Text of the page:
The pitching is pretty meh. While there are a few interesting guys – Michael Dubee, Hector Santiago, and Jacob Rasner – there’s not much that really projects to the major league level at this point.

A Prospect to Watch: Rasner is another player in whom I am disappointed in where the White Sox have placed him. He pitched well enough last season for Winston-Salem to be pushed to Birmingham. He’s got a low 90s fastball and induces enough groundballs; if he cuts his walks a bit, the Sox could have something. I hope he’s successful early in his repeat and gets pushed to AA quickly.

Vacation? Any legitimate CF prospect in this organization is worth a visit.

Kannapolis Intimidators (Low A, South Atlantic League)

More of the 2008 draftees are here. While some think Daniel Hudson and Dexter Carter (pictured above) should have been pushed to the Dash, I’m more sanguine about their placement. The Old Dominion teammates dominated the Pioneer League. Hudson has more polish but Carter has the better stuff. The knock on Carter was control but the White Sox made tweak to his delivery by having him throw across his body less and stride more toward the plate. The result was more strikes with a low 90s fastball and a plus curve that’s helped him get more than a K per inning. I expect the two to move quickly to High A.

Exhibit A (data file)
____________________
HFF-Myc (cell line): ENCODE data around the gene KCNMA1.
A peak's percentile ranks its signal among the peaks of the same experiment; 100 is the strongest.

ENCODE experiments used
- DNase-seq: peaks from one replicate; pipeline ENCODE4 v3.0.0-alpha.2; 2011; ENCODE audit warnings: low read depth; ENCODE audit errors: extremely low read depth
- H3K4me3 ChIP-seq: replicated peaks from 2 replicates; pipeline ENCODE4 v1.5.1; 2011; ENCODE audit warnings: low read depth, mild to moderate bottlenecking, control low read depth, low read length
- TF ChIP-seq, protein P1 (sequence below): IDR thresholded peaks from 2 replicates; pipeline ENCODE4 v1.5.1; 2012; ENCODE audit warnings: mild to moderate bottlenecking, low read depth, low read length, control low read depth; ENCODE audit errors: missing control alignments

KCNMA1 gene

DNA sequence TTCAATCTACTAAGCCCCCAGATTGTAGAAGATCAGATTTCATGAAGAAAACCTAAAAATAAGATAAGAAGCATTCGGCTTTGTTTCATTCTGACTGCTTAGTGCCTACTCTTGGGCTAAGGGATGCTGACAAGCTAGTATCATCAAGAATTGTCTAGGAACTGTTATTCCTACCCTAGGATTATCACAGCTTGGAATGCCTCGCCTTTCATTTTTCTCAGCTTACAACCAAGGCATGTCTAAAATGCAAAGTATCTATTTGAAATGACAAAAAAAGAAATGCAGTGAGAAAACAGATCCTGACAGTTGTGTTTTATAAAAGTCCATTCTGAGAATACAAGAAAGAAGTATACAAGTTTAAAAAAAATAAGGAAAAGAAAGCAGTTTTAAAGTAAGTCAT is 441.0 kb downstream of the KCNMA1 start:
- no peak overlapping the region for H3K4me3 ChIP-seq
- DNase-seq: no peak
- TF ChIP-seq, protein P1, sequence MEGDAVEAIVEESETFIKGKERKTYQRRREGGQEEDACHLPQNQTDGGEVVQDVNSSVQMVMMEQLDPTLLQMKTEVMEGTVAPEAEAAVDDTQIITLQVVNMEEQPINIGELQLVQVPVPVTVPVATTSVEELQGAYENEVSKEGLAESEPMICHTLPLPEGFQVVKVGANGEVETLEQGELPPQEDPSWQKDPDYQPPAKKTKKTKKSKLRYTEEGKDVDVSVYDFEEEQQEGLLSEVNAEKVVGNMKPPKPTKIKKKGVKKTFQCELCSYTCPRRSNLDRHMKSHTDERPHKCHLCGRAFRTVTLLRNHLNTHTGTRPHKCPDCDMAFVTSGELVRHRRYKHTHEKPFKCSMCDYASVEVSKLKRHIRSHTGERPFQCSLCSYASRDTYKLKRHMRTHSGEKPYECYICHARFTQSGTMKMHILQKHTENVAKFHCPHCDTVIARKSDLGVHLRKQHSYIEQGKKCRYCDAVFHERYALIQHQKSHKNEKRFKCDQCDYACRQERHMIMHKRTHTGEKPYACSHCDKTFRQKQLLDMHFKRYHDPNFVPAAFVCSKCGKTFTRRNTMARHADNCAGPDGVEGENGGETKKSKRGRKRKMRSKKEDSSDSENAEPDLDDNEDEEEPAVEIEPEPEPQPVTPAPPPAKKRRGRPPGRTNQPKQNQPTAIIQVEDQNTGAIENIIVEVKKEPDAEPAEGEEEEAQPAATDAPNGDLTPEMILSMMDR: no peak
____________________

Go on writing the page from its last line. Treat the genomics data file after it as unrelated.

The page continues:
The hitters are led by shortstops Tyler Kuhn and Eduardo Escobar, and 3B Jon Gilmore who came over in the Vazquez trade. Kuhn tore up the Pioneer League after being drafted out of West Virginia but don’t expect the slugging to translate to higher levels; his defense is also probably more suited to 2B and Escobar will likely handle most of the SS duties. Escobar was signed out of Venezuela in 2006 and the 20 year old made his US debut last year at Kanny. He has plus speed and is a great defender but a poor hitter – little strike zone judgment and no power. He’ll need to improve the former. Gilmore is also 20. He was a supplement first round pick out of Iowa high school. He’s a good contact hitter and scouts think the power will come. Like Escobar, he also needs to improve his strike zone judgment.

A Prospect to Watch: Drew O’Neil was a fourth round selection in 2008 out of Penn State. The righty is a sidearmer and has an unusually quick sinking fastball for someone with his kind of delivery. The reliever had a ridiculously high ERA at Great Falls but his peripherals told a different story. His sinker, coupled with his sinking fastball, induced a 4.00 GO/AO (groundout/flyout ratio) and 40 strikeouts in 31 innings. His command is inconsistent and will need to improve as he moves to higher levels.

Vacation? See them now before they become famous.